• The Glass Forest

    I hoped the precipitation would turn to snow by the time I reached the trailhead, but the temperature was still hovering around 32 degrees and it was still raining heavily. It had only dropped a mere two degrees from the time I left home. I contemplated seeking out a roadside wild trout stream in case the weather became unbearable and I needed to call it quits. I also thought about heading back home. As I sat in my truck considering my options I dosed off. When I awoke 30 or 40 minutes later it was still around 32 degrees and raining hard, without a hint of snow mixed in. It wasnít going to get any better. I finally decided to suck it up and go for it. I put all my gear on in the front seat of my truck, which is no easy task these days, and headed out.

    I only walked a couple hundred yards before I realized that it wasnít going to matter if the fishing wasnít very good. During the night, the temperature had dipped below freezing and all of the trees were covered with ice. The leafless, crystalline, branches glistened in contrast to a backdrop of dull gray tree trunks, a brown, late winter forest floor, and green rhododendrons. It was a mystical site to behold.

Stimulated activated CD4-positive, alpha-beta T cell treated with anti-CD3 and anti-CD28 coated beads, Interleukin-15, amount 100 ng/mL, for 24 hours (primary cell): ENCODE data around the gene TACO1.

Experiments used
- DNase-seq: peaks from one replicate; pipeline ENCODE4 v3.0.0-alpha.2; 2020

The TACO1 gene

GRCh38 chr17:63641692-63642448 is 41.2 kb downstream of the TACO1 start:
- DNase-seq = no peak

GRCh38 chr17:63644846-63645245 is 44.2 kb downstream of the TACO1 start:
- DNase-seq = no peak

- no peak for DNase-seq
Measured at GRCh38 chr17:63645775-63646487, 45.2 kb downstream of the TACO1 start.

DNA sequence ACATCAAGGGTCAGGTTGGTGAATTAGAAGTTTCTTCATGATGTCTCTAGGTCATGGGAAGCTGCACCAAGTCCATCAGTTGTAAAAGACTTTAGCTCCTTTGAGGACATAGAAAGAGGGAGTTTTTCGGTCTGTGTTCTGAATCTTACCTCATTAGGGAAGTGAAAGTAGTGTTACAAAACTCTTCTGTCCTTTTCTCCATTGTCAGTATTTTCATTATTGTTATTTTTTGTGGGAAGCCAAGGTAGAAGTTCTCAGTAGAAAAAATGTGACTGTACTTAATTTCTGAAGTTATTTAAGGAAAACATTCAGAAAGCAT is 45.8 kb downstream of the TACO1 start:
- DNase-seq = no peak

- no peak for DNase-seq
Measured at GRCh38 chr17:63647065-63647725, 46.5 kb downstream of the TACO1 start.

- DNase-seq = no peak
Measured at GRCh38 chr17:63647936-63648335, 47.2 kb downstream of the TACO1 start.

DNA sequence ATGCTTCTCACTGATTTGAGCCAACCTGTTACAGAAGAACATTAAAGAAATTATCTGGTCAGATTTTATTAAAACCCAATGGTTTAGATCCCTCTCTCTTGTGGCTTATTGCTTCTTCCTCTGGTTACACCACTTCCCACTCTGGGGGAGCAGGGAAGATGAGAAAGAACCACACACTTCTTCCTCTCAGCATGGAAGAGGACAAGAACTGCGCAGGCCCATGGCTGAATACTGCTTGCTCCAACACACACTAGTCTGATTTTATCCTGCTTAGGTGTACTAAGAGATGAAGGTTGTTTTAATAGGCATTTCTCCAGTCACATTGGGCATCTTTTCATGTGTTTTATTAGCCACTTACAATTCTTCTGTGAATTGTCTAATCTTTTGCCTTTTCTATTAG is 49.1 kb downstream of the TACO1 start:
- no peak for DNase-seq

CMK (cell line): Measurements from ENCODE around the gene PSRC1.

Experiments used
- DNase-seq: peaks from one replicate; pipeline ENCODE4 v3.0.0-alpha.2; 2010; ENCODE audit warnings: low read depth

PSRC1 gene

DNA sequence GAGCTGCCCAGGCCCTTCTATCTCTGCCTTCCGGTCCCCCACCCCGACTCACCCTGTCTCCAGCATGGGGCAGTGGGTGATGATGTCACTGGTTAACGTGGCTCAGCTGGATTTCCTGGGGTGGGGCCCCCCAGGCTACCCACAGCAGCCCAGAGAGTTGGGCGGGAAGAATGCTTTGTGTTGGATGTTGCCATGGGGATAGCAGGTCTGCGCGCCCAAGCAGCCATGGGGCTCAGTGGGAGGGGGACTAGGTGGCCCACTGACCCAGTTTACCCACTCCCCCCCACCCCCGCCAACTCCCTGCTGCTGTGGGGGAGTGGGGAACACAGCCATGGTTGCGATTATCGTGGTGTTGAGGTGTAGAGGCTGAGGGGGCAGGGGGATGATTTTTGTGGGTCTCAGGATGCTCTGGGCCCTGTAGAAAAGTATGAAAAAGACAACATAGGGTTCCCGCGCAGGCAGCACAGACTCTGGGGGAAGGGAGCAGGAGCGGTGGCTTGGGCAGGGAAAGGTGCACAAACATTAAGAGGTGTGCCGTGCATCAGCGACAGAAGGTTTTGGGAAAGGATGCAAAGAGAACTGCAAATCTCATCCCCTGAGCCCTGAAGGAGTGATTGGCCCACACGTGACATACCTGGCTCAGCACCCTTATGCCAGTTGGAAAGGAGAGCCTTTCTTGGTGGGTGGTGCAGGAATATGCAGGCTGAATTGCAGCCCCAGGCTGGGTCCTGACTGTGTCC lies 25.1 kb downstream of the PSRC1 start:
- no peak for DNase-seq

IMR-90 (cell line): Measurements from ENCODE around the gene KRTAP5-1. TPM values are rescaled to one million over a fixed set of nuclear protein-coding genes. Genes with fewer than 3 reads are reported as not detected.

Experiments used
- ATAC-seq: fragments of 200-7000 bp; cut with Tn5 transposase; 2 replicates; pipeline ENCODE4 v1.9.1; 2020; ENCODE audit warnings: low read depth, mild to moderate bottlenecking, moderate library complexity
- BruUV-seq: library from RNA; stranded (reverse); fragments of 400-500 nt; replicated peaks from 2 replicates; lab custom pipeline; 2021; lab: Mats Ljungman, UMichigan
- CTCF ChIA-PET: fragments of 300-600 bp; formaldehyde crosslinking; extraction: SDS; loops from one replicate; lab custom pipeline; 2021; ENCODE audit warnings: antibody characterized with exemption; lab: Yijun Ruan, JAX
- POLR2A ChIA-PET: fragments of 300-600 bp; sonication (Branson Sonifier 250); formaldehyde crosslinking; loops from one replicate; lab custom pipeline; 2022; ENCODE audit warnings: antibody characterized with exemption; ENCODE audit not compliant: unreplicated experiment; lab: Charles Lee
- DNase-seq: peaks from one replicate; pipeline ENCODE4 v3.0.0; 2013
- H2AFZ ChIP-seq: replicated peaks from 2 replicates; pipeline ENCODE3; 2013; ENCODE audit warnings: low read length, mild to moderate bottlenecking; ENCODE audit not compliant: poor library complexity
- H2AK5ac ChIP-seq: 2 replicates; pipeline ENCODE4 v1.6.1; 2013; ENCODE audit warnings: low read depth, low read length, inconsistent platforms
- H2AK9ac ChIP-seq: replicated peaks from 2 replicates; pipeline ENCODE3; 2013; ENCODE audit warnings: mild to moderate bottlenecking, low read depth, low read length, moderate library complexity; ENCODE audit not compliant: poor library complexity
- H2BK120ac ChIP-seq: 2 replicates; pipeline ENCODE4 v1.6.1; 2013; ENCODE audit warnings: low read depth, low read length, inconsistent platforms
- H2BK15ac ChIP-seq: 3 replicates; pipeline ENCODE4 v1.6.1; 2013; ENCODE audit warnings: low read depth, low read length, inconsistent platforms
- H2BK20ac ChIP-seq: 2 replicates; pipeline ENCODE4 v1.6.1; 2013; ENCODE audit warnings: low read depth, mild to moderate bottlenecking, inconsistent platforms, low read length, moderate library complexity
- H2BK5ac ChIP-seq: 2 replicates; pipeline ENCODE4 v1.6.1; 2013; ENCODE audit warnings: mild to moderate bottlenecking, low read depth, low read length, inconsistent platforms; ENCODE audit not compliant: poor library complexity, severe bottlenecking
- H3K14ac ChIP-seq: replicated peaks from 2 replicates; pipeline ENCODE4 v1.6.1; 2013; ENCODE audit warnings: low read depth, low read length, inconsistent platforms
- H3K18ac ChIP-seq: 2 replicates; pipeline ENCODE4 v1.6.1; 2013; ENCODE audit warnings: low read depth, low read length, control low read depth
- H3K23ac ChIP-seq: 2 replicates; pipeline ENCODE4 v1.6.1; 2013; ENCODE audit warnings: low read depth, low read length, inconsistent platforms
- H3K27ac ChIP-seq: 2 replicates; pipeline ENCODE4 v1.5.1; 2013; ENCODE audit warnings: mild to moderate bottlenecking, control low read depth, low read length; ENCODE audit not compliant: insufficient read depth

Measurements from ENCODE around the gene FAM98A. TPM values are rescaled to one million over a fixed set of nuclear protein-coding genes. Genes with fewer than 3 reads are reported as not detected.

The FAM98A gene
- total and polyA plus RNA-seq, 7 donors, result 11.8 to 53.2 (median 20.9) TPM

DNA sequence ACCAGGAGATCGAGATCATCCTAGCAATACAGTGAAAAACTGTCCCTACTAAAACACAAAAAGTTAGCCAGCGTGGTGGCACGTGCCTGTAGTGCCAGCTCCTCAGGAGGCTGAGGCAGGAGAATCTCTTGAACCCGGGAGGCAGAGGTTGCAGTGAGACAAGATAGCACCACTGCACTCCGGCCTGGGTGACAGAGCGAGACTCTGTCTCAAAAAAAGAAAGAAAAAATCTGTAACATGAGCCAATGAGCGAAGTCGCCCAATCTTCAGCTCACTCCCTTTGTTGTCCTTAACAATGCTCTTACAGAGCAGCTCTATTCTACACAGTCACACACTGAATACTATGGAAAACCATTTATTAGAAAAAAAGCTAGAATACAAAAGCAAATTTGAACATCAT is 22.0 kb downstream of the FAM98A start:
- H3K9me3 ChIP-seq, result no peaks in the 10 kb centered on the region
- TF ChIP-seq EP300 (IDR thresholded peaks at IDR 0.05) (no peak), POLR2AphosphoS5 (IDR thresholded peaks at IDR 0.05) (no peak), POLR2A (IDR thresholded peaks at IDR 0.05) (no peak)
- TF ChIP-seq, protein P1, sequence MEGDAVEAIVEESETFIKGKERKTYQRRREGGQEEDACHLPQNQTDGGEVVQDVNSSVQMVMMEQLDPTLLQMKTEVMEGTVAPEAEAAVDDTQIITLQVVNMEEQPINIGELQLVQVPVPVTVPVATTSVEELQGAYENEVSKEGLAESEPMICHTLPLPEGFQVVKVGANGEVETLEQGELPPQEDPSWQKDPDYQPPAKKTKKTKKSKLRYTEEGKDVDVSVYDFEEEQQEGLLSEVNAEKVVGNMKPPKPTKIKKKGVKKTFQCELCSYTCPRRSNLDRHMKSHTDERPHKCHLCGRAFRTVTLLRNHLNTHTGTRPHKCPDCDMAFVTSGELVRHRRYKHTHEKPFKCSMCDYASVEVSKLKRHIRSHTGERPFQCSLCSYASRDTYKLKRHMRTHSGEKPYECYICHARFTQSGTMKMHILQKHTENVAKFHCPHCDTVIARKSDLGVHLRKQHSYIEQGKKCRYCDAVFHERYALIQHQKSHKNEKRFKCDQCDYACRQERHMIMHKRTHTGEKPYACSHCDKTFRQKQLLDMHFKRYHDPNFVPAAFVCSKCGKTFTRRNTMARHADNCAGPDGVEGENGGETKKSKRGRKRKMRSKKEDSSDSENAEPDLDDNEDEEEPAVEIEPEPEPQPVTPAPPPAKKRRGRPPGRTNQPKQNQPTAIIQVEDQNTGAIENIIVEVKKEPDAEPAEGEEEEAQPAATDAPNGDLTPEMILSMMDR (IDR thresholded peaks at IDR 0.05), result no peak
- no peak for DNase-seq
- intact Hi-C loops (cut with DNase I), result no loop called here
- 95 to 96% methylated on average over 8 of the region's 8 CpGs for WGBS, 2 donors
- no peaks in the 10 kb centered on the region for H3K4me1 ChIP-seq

Ice shattered as trees snapped and crashed to the ground as I continued towards the stream. Every time it happened I would jump and spin around to see what was charging through the underbrush and coming after me. I quickly realized what was going on and started looking up to make sure I wasnít about to get leveled by a falling tree. Curiously, it never happened in front of me, but always where I had just passed 15 to 45 seconds prior. I guess it was the river godsí way of pushing me onward, ensuring that I made it to the water and didnít turn around.

    The creek wasnít high, but it was fast, clear, and cold. I would only have a limited amount of time before my fingers grew numb making it difficult to tie knots. I kept it simple and went with single nymphs, size #10 to #14, and an indicator.

    I ended up catching three browns and one rainbow in about four hours of fishing. Iím sure I also mistook several takes for the bottom. All of them came from the same type of water Ė where the current slowly picked up speed as the riverbed worked its way back towards the surface, downstream from the deepest parts of large pools. The pools were eight to ten feet deep and the trout were right on the bottom in five to seven feet of water.

    The climb back out was just as spectacular as the hike in Ė without the crashing trees.

    Although the precipitation had ceased a couple hours earlier, the melting ice made it feel like it was still raining steadily. I was thoroughly soaked by the time I got back to the truck. At least it had warmed up a little. It was now about 38 degrees.
    This article was originally published in forum thread: The Glass Forest started by Lone Wulff View original post